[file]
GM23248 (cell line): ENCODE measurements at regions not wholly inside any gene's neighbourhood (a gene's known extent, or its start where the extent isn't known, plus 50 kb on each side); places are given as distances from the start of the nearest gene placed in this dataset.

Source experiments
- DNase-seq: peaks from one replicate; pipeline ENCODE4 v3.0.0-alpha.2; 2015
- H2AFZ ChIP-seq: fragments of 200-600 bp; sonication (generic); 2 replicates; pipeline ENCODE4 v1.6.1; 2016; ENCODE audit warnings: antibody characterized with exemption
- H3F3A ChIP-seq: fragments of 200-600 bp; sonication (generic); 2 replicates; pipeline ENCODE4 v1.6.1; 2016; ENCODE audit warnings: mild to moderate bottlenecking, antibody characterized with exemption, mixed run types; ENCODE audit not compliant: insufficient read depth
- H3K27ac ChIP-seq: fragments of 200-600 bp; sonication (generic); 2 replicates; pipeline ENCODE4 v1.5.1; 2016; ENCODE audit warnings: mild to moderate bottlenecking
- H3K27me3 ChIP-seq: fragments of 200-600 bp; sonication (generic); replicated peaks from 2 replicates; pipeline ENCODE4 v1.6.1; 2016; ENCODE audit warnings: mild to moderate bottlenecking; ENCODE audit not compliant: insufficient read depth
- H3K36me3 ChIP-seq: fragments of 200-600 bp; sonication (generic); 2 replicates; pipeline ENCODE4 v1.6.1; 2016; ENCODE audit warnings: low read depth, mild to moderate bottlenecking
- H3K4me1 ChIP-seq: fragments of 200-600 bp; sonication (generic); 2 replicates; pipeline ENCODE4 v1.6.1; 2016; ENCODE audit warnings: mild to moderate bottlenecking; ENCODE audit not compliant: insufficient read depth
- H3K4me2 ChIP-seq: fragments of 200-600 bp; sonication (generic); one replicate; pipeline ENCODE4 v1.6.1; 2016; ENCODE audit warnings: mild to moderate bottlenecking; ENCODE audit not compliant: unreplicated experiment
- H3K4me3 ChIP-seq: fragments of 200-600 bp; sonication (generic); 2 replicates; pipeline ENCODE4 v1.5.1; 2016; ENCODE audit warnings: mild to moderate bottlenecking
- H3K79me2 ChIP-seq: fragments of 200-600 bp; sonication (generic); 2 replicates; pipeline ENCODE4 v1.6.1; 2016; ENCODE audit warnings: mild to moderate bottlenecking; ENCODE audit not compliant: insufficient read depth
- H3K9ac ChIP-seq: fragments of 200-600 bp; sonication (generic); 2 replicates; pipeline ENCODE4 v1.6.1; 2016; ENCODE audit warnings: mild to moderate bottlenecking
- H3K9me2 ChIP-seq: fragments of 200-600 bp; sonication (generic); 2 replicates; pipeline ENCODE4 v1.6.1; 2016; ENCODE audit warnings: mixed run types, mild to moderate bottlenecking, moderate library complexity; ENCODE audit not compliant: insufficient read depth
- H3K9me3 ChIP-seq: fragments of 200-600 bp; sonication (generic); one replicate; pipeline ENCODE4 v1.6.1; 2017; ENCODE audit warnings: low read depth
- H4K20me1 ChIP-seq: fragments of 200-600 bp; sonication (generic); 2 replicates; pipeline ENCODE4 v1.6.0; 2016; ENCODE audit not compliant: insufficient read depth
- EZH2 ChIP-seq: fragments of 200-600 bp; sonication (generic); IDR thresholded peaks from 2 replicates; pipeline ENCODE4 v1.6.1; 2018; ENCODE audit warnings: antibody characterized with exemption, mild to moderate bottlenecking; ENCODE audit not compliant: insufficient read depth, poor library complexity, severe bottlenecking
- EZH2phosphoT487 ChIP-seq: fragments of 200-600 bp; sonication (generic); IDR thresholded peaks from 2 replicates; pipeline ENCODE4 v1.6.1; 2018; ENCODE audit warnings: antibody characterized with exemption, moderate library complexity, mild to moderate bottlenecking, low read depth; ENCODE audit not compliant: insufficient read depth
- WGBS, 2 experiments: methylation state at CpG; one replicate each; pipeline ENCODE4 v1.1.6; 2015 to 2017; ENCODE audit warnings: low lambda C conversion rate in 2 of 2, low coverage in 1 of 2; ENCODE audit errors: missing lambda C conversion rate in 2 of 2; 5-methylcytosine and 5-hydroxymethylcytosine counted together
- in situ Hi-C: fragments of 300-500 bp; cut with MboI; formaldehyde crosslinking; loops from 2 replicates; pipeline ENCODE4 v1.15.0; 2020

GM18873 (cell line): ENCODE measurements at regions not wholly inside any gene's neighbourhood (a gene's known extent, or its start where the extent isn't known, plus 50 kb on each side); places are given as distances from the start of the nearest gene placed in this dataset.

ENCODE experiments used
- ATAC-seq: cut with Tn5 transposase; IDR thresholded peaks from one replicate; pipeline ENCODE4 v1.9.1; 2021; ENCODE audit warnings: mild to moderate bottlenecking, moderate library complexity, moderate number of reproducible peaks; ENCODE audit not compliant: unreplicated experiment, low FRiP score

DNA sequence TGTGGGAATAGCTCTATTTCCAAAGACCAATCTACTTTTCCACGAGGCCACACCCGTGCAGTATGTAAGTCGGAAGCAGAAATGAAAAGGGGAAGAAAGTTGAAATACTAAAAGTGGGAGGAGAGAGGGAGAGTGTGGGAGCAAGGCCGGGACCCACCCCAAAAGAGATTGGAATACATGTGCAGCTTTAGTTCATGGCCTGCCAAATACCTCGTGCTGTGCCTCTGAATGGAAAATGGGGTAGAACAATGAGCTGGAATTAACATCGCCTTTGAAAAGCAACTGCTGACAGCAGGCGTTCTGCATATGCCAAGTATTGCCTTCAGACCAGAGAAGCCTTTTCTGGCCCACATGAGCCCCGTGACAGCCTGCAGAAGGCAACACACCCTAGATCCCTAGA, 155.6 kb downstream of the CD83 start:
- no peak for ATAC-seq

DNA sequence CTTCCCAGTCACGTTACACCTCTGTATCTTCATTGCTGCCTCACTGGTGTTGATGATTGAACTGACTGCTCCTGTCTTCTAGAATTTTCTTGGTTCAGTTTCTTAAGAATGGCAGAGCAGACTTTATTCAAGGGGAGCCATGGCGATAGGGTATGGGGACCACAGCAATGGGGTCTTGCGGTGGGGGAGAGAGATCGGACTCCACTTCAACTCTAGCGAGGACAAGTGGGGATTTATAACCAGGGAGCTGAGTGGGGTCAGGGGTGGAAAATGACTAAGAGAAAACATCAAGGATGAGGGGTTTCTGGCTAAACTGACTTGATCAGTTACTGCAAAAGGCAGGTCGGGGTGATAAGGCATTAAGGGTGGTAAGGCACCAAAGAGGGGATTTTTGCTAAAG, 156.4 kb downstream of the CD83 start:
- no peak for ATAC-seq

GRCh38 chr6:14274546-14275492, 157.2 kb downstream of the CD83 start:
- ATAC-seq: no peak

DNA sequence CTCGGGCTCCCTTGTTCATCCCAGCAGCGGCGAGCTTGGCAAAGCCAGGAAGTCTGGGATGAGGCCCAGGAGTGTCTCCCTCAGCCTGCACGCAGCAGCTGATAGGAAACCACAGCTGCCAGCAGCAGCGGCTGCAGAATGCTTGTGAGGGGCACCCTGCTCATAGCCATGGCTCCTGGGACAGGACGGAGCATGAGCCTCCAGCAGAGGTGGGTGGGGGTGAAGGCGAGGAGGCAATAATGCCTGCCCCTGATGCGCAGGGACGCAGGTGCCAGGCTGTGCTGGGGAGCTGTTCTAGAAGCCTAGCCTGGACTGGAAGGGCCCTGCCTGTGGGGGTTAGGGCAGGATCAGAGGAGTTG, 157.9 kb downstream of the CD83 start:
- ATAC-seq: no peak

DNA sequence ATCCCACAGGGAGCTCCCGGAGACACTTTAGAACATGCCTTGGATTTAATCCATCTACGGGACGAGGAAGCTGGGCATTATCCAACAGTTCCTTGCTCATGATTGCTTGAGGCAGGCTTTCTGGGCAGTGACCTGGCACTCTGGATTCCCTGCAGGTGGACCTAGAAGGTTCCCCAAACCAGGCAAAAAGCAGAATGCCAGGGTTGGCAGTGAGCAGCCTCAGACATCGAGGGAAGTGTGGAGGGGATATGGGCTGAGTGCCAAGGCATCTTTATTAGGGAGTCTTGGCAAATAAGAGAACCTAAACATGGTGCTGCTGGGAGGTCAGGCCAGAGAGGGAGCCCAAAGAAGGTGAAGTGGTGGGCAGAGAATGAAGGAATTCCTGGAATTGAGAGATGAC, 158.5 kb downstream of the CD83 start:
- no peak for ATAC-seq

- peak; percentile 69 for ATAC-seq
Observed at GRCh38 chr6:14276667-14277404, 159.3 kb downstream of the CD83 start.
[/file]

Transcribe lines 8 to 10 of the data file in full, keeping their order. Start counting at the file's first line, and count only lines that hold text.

- H3K36me3 ChIP-seq: fragments of 200-600 bp; sonication (generic); 2 replicates; pipeline ENCODE4 v1.6.1; 2016; ENCODE audit warnings: low read depth, mild to moderate bottlenecking
- H3K4me1 ChIP-seq: fragments of 200-600 bp; sonication (generic); 2 replicates; pipeline ENCODE4 v1.6.1; 2016; ENCODE audit warnings: mild to moderate bottlenecking; ENCODE audit not compliant: insufficient read depth
- H3K4me2 ChIP-seq: fragments of 200-600 bp; sonication (generic); one replicate; pipeline ENCODE4 v1.6.1; 2016; ENCODE audit warnings: mild to moderate bottlenecking; ENCODE audit not compliant: unreplicated experiment